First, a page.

The Cerebral Cortex of Man
Wilder Penfield, Theodore Rasmussen. The cerebral cortex of man. New York: The Macmillan Company, 1950
This investigator briefly reviews the literature on the cerebral cortex. He discusses his observations on the stimulation of this area in conscious patients. The response is obtained most easily from the vicinity of the fissure of Rolando, but the responses were not obtained from exactly fixed areas. Penfield describes vocalization which he produced with the use of a thyratron stimulator, especially when area 12 was stimulated. Simple movements appeared to be involuntary in nature. Sensation, when produced electrically, was referred to as the periphery but unexplained. In the dream state of an epileptic patient, a hallucination was presented by discharge within one portion of the cerebral cortex, but the patient retained insight into his real environment since other portions of the cortex retained their normal functions. Penfield supports the view of Hughlings Jackson that the sensorimotor cerebral cortex represents only a middle level of integration. There seems to be no reason why the neural mechanism of consciousness should migrate outward into the newer exfoliated hemisphere with the acquisition of man's new skills and new adjustments to his environment. This level of integration may lie below the cortex and above the midbrain. (PsycINFO Database Record (c) 2016 APA, all rights reserved) -Archives of Neurology & Psychiatry, 40, 417–422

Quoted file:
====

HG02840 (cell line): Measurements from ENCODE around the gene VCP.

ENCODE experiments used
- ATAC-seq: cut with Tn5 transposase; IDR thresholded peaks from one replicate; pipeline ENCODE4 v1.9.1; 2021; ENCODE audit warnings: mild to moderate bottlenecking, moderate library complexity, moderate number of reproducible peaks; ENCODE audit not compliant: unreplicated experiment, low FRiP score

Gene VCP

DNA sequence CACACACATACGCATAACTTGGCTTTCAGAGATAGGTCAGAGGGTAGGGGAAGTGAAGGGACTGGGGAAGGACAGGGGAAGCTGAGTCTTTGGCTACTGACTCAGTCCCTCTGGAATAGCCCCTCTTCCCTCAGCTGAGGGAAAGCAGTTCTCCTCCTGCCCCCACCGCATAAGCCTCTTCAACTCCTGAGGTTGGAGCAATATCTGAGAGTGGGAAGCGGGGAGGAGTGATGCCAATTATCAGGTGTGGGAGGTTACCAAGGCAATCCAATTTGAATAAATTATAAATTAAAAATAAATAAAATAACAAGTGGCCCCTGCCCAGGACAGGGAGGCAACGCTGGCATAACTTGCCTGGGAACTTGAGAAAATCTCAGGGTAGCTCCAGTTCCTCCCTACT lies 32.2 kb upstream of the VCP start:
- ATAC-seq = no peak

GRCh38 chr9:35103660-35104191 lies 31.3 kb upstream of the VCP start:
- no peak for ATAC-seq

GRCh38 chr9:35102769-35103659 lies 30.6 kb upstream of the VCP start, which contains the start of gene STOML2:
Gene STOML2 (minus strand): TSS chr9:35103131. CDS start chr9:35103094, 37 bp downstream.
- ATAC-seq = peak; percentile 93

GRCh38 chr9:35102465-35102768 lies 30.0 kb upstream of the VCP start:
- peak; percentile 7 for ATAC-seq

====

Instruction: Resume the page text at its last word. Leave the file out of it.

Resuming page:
The Macmillan Company
library, special collection, cerebral cortex
Penfield, Wilder and Rasmussen, Theodore, "The Cerebral Cortex of Man" (1950). Jason W. Brown Library. 5.